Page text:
Swiss-Army-Disc-ASA-bar

On Wikimedia, photographs of a number of lesser-known encryption devices from Switzerland are available. Can a reader tell me more about them?

Last week I blogged about an unusual cipher disk (provided by blog reader Karsten Hansky) that is embedded into a medal. Blog readers Rossignol and Ralf Bülow posted some interesting information about this device. The only photograph of it I am aware of, except the ones Karsten sent me, is available on Wikimedia:

St-Georges-Taler
Photograph by Rama, Wikimedia Commons, Cc-by-sa-2.0-fr

According to Wikimedia, the medal with integrated cipher disc on the photograph belongs to the Swiss Army Headquarters. When searching Wikimedia for this term, I found over 20 additional photos showing encryption machines or tools. Some of them are well known. For instance, here is a Swiss Enigma (Enigma-K)

Swiss-Army-Enigma-ASA
Photograph by Rama, Wikimedia Commons, Cc-by-sa-2.0-fr

… and here is a Beyer cryptograph from the 1920s:

Swiss-Army-Beyer-ASA
Photograph by Rama, Wikimedia Commons, Cc-by-sa-2.0-fr

The Sphinx was developed around 1930 (check here for more information):

Swiss-Army-Sphinx-ASA
Photograph by Rama, Wikimedia Commons, Cc-by-sa-2.0-fr

Less-known devices

The photo collection also contains a number of lesser-known devices. For instance, I have never seen this cipher disk before:

Swiss-Army-Disc-ASA
Photograph by Rama, Wikimedia Commons, Cc-by-sa-2.0-fr

Here’s another rare tool (according to Wikimeda, it was used by the Swiss Army between 1914 and 1940):

Swiss-Army-Slide-ASA
Photograph by Rama, Wikimedia Commons, Cc-by-sa-2.0-fr

The following device is decribed as a field cipher tool in a publication titled Das Fernmeldematerial der Schweizerischen Armee seit 1875 (10. Folge):

Swiss-Army-Slide-2-2-ASA
Photograph by Rama, Wikimedia Commons, Cc-by-sa-2.0-fr

And finally, here’s a code table:

Swiss-Army-Code-Table-ASA
Photograph by Rama, Wikimedia Commons, Cc-by-sa-2.0-fr

Can a reader tell me more about these cipher devices? Was the cipher disk shown above ever used in practice? Why does it have a crank (a similar disk could have been made of paper, which would have been cheaper)? How did the field cipher device work?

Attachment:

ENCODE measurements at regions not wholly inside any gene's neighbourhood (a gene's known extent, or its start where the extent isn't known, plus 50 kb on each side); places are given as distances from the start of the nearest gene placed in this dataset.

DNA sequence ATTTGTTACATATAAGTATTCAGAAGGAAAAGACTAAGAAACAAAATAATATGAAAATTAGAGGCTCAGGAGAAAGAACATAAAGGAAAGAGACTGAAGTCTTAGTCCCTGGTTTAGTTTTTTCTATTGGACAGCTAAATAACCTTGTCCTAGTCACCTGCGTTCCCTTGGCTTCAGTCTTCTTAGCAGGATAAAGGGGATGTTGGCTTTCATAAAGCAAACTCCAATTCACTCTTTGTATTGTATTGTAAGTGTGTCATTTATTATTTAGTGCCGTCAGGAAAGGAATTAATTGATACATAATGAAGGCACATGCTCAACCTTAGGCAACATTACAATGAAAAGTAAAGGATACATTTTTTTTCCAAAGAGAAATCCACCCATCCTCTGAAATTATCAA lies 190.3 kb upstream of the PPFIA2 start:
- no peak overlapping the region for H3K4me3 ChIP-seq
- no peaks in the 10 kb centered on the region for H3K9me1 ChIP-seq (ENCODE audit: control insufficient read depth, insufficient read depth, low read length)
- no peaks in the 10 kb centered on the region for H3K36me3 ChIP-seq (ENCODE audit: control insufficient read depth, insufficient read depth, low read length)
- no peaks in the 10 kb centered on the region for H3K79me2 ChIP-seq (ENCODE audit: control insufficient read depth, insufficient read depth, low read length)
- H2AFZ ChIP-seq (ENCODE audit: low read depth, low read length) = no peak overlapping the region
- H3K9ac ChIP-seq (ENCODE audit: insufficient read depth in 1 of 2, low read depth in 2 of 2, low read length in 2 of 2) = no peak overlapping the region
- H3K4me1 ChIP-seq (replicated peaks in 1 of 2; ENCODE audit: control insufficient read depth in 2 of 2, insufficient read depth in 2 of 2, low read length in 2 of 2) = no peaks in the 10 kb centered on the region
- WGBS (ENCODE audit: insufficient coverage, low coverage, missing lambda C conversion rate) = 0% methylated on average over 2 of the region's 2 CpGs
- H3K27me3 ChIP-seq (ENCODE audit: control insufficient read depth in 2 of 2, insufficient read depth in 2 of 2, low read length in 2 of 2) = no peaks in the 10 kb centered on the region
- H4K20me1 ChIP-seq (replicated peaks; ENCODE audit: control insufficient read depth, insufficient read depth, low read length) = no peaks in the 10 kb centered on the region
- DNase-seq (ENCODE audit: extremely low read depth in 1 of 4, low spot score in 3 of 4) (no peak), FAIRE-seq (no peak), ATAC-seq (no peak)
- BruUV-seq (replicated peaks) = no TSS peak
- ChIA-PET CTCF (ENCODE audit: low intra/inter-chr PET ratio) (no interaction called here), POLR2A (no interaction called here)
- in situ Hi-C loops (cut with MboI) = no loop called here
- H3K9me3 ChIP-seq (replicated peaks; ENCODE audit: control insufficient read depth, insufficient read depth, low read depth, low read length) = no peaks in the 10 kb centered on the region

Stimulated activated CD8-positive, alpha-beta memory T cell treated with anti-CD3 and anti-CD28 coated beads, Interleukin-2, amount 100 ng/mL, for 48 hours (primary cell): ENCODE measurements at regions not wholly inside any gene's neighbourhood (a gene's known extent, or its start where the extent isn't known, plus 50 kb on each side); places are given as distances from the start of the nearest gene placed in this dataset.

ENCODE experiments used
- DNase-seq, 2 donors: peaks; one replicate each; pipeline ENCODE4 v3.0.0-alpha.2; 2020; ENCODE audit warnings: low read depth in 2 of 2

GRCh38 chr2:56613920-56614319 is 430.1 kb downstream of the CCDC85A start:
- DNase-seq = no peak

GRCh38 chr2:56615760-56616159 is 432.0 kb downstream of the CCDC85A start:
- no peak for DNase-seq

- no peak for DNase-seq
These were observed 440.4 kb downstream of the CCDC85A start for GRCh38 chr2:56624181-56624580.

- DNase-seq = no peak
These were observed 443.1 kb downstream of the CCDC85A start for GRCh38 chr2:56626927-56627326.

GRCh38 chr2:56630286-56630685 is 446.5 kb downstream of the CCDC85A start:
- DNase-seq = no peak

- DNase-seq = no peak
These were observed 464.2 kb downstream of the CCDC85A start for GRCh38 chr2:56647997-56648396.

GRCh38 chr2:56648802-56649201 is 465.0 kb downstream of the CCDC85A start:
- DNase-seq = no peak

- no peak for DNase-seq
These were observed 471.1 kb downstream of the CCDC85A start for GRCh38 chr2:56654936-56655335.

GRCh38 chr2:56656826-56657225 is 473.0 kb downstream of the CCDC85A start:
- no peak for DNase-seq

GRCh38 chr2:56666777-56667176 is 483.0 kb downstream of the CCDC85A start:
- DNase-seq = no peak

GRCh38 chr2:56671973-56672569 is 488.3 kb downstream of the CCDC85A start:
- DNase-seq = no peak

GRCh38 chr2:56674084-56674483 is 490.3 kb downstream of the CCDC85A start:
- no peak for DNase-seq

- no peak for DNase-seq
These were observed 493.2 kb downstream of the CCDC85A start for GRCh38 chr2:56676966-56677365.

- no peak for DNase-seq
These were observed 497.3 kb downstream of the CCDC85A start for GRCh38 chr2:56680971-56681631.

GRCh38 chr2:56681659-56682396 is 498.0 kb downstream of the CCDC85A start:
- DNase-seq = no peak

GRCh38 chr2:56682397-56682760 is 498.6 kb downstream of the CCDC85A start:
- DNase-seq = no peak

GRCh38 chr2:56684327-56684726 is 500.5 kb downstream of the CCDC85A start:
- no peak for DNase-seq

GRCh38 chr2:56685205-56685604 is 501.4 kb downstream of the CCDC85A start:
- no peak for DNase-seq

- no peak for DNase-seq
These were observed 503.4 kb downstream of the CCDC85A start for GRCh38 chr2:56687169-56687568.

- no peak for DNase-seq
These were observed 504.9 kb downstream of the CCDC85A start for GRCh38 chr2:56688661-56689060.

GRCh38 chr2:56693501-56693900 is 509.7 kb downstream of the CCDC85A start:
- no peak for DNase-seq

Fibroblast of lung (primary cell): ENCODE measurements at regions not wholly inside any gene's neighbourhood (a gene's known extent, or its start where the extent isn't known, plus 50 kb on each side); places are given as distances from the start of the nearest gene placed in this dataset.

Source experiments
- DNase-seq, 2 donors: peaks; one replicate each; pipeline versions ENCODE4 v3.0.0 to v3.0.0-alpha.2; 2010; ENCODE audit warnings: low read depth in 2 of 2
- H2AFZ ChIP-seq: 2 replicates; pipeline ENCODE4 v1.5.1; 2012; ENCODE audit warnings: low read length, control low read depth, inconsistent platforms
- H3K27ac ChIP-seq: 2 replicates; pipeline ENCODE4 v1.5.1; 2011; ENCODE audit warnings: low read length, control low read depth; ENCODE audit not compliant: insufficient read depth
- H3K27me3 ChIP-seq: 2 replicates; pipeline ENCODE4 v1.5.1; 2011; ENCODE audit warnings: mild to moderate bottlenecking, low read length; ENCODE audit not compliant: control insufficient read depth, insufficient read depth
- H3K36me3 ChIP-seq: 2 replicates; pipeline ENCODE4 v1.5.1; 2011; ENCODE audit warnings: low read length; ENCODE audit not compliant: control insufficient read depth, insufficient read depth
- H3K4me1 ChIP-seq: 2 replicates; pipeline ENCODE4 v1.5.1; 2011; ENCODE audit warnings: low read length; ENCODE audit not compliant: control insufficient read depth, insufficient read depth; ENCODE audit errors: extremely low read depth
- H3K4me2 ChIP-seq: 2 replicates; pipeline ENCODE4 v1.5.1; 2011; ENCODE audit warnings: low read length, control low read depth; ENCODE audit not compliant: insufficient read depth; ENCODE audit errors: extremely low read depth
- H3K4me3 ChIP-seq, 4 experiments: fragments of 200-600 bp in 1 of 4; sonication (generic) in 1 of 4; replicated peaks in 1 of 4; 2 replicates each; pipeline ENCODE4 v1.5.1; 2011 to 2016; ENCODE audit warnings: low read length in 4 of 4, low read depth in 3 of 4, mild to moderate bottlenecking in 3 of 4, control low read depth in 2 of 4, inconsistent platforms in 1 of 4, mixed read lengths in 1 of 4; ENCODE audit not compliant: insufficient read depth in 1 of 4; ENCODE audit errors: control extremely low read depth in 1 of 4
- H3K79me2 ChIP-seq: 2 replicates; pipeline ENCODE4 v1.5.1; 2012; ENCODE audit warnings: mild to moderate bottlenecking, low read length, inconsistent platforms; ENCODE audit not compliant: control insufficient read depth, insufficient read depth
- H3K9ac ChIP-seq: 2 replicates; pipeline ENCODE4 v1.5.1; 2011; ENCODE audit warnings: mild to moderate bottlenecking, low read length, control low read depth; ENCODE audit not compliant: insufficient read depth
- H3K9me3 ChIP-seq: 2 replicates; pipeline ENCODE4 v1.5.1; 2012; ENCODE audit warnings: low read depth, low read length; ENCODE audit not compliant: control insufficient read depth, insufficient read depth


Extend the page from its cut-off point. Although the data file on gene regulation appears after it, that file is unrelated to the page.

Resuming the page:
And, finally, I would like to know: Where is this collection of the Swiss Army Headquarters located? Is it possible to visit it?


Further reading: A fascinating report of Enigma’s contemporary witness, Max Rüegger

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Kommentare (6)

  1. #1 Thomas
    2. August 2018

    The cryptographic table (“Klar/Chiffre”) is the Front-Chiffriergerät 46, which encrypted with polyalphabetic substitution, https://www.hamfu.ch/de/geraete/geraet.php?id=61

  2. #3 Gerd
    3. August 2018

    Here are more photographs of the cipher disk from last week:
    https://www.ebay.co.uk/itm/-/183323248346?nordt=true&orig_cvip=true&rt=nc&_trksid=p2047675.l10137
    Gerd

  3. #4 Werner
    3. August 2018

    There is no central “Army Museum” in Switzerland, but a bunch of locations. Here you can find an overview:

    https://www.vtg.admin.ch/de/die-schweizer-armee/geschichte/museen.html

  4. #5 Gary Hagermann
    Britannien
    3. August 2018

    Guten tag Klaus, ein sehr interessanter Beitrag! Das Bild am Ende (Schweitzer Armee) ist genau das gleiche wie das Gerät das wir beim Britischen Armee benutzt haben von 1943/44 bis Mindestens 1984. Es hiess SLIDEX und war das gleiche wie die Sprechtafeln oder die die NVA benutzt haben. Das war nur verbraucht um Berichte zu verschlüsseln so hoch bis Battalions Befehlstelle. Du hast ein Teil meines jungen Lebens zuruck gebracht und dafür danke ich dir, mit Freundliche Grüsse aus Britannien, de Gary

  5. #6 JS
    6. August 2018

    A peculiarity of the Swiss SLIDEX is the Bambini-Code words (https://en.wikipedia.org/wiki/Bambini-Code). It was not actually used for encryption, but to improve air force radio communications for pilots in the noisy cockpits.

    Don’t know of a central army museum, but there are various listed here: https://www.armeemuseum.ch/814-2/mil-sammlungen-und-museen-in-der-schweiz/